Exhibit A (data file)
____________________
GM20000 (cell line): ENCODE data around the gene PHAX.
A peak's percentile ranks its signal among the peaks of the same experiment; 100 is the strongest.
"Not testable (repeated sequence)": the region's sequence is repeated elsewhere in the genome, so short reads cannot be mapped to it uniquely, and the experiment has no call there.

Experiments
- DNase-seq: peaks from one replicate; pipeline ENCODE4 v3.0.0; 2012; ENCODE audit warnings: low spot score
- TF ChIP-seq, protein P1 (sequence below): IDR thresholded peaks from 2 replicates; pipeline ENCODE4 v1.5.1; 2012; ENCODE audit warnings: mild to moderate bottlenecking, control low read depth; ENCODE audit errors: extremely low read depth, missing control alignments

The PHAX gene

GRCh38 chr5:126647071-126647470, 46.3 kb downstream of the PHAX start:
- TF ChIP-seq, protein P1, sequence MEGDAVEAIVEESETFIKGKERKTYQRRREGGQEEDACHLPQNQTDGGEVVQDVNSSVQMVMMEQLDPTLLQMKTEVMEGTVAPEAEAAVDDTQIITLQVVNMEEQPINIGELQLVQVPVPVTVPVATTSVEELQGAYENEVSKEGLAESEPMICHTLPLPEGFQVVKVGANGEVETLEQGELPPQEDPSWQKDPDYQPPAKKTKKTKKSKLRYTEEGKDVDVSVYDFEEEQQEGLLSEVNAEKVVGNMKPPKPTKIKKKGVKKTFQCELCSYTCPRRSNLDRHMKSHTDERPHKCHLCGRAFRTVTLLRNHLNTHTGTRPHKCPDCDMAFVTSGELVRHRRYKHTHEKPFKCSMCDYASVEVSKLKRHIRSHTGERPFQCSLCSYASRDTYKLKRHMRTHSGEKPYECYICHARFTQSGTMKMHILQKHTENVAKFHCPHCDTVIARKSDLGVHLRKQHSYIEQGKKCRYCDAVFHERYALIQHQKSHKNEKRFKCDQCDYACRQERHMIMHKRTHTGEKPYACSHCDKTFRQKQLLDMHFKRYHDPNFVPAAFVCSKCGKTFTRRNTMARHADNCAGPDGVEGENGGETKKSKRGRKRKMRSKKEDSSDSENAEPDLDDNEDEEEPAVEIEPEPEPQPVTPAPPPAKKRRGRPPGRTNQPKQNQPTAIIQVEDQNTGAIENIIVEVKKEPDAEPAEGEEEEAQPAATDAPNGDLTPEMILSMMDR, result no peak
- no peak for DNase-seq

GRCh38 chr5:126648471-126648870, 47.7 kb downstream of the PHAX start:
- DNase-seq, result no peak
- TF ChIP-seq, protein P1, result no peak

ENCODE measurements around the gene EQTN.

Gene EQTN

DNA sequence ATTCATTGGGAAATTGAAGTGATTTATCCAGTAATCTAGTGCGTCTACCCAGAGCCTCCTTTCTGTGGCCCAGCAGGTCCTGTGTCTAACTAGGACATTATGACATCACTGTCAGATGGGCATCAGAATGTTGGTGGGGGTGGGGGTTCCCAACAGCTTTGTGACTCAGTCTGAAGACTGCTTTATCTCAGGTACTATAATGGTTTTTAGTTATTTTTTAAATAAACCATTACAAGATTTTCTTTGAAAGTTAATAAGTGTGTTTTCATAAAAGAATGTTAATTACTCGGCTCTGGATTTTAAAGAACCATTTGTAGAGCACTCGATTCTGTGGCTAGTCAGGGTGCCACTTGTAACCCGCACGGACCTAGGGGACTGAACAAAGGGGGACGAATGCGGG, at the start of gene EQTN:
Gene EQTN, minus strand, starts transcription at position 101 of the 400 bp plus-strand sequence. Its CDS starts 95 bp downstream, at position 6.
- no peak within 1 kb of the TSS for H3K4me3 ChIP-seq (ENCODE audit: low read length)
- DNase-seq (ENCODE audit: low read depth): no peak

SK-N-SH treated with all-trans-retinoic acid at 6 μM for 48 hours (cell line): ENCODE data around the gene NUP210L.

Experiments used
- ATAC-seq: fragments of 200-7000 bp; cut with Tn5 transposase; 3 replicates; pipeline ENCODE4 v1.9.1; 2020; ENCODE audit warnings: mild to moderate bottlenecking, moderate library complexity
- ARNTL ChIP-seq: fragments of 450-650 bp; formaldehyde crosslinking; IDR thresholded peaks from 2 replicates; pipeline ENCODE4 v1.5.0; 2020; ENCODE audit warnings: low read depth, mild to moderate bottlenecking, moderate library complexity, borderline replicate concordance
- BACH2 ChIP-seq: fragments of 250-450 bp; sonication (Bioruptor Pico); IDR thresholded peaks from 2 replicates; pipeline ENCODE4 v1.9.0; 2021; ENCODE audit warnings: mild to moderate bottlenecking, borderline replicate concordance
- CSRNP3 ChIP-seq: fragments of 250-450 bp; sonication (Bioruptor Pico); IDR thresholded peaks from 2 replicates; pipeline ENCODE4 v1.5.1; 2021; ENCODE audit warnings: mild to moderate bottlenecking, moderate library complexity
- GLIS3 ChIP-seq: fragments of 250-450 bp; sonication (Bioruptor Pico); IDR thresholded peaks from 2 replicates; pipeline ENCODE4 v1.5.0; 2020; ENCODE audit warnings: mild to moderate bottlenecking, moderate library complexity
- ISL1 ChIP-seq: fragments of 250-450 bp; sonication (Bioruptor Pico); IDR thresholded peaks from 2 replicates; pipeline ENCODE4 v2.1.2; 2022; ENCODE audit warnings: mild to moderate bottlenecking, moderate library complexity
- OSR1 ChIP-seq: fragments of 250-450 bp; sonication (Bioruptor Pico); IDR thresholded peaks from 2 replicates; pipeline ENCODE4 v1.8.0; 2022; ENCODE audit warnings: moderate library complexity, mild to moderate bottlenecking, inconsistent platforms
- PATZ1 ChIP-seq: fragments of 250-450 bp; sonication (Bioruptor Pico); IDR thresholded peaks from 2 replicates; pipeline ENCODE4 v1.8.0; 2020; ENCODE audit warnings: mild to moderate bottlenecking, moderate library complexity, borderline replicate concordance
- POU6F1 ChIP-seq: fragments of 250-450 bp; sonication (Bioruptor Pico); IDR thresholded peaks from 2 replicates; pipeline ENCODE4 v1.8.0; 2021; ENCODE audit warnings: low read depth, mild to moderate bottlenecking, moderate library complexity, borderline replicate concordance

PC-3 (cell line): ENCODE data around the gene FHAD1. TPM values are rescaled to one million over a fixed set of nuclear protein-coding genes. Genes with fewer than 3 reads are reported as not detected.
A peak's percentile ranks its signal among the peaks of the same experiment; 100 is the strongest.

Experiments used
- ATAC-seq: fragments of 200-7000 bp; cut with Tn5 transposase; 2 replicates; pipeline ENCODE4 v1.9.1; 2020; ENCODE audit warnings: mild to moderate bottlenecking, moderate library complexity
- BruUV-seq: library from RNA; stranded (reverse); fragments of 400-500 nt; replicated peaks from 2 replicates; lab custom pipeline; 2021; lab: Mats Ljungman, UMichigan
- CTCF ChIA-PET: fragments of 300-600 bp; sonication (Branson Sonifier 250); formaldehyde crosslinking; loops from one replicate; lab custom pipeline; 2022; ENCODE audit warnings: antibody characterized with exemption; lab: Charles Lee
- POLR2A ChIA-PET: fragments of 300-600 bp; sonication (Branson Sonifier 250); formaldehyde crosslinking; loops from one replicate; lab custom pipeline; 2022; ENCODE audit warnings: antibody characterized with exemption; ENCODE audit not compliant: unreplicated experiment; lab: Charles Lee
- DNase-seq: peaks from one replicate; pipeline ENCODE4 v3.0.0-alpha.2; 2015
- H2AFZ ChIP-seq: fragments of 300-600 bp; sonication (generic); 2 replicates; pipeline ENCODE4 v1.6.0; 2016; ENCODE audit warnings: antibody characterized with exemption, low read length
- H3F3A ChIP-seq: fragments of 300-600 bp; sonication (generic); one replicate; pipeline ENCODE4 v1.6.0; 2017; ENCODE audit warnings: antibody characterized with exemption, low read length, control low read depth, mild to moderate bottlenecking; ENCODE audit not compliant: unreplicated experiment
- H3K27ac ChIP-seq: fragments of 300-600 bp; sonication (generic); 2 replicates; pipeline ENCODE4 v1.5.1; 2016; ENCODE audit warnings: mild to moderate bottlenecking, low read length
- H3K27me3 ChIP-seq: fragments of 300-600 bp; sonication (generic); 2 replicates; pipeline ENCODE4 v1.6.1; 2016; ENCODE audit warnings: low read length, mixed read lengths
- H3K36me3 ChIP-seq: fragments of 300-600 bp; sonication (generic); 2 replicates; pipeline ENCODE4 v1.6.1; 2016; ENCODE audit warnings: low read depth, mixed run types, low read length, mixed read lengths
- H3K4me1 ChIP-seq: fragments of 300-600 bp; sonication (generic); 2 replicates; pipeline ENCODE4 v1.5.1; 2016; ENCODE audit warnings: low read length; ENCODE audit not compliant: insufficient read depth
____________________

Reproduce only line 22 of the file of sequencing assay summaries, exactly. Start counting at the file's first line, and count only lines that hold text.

- ATAC-seq: fragments of 200-7000 bp; cut with Tn5 transposase; 3 replicates; pipeline ENCODE4 v1.9.1; 2020; ENCODE audit warnings: mild to moderate bottlenecking, moderate library complexity